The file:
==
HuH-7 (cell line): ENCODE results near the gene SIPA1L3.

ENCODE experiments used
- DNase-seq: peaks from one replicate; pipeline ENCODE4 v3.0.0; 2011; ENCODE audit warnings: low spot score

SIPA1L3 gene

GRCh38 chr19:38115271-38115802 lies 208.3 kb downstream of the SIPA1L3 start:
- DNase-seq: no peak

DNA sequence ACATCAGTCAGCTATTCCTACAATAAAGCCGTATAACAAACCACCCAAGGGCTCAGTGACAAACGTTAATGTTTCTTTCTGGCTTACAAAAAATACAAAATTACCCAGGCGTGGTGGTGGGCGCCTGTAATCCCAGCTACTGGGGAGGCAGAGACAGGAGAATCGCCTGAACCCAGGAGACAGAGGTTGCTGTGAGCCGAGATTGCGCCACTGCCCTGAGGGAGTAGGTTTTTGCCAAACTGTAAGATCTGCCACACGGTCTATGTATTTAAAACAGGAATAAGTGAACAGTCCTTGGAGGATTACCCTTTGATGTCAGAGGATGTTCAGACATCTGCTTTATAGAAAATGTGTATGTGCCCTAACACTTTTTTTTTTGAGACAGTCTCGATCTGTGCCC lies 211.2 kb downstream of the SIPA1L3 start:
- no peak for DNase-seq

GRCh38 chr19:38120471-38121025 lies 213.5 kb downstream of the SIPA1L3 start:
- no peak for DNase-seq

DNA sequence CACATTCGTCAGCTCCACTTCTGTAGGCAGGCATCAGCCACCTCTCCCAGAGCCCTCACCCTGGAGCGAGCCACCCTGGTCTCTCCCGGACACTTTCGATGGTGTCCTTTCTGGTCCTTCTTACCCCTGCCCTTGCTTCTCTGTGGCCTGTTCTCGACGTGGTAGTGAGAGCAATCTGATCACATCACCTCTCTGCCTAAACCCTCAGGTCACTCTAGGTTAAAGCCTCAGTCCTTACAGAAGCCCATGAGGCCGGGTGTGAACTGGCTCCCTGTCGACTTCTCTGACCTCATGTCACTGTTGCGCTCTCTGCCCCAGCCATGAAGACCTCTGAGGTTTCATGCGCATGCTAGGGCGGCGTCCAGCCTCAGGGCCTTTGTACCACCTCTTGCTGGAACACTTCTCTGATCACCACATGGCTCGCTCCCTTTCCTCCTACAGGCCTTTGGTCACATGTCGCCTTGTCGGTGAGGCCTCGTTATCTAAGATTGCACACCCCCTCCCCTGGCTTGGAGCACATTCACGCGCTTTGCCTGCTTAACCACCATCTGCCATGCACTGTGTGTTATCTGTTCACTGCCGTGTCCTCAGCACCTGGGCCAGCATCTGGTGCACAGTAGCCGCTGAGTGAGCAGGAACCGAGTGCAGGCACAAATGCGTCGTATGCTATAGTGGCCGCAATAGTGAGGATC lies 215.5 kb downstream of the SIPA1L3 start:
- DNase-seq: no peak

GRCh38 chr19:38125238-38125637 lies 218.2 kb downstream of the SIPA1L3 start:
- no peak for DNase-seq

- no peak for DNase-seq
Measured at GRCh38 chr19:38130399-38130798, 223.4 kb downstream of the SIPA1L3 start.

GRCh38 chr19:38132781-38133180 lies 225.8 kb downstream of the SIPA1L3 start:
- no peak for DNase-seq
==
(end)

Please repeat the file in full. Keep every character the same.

HuH-7 (cell line): ENCODE results near the gene SIPA1L3.

ENCODE experiments used
- DNase-seq: peaks from one replicate; pipeline ENCODE4 v3.0.0; 2011; ENCODE audit warnings: low spot score

SIPA1L3 gene

GRCh38 chr19:38115271-38115802 lies 208.3 kb downstream of the SIPA1L3 start:
- DNase-seq: no peak

DNA sequence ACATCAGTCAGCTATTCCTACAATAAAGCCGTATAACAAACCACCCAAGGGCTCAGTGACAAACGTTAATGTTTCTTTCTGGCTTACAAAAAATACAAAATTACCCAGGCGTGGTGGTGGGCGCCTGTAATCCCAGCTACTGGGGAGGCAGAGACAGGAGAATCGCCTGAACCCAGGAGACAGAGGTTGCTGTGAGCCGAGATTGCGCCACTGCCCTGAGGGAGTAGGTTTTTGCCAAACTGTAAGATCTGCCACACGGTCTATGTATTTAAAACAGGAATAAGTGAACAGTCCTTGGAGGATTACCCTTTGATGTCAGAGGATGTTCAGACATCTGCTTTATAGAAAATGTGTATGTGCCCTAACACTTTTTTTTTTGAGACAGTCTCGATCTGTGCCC lies 211.2 kb downstream of the SIPA1L3 start:
- no peak for DNase-seq

GRCh38 chr19:38120471-38121025 lies 213.5 kb downstream of the SIPA1L3 start:
- no peak for DNase-seq

DNA sequence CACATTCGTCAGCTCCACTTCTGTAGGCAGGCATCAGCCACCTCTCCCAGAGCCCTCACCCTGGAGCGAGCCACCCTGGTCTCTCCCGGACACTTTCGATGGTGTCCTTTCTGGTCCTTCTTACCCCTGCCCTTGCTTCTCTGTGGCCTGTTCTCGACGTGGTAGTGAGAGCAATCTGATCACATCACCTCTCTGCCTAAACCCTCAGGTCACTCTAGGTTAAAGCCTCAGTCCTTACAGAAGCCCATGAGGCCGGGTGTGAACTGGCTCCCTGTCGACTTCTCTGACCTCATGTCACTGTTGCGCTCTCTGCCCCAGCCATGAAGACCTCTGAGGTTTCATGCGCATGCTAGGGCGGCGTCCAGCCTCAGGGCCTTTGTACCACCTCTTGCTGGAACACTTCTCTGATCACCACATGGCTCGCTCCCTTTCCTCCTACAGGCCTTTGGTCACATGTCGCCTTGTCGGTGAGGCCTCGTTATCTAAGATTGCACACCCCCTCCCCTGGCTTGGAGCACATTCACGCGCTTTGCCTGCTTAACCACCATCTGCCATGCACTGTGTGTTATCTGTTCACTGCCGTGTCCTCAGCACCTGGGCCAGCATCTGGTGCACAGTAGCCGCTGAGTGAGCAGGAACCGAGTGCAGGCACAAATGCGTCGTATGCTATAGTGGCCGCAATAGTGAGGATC lies 215.5 kb downstream of the SIPA1L3 start:
- DNase-seq: no peak

GRCh38 chr19:38125238-38125637 lies 218.2 kb downstream of the SIPA1L3 start:
- no peak for DNase-seq

- no peak for DNase-seq
Measured at GRCh38 chr19:38130399-38130798, 223.4 kb downstream of the SIPA1L3 start.

GRCh38 chr19:38132781-38133180 lies 225.8 kb downstream of the SIPA1L3 start:
- no peak for DNase-seq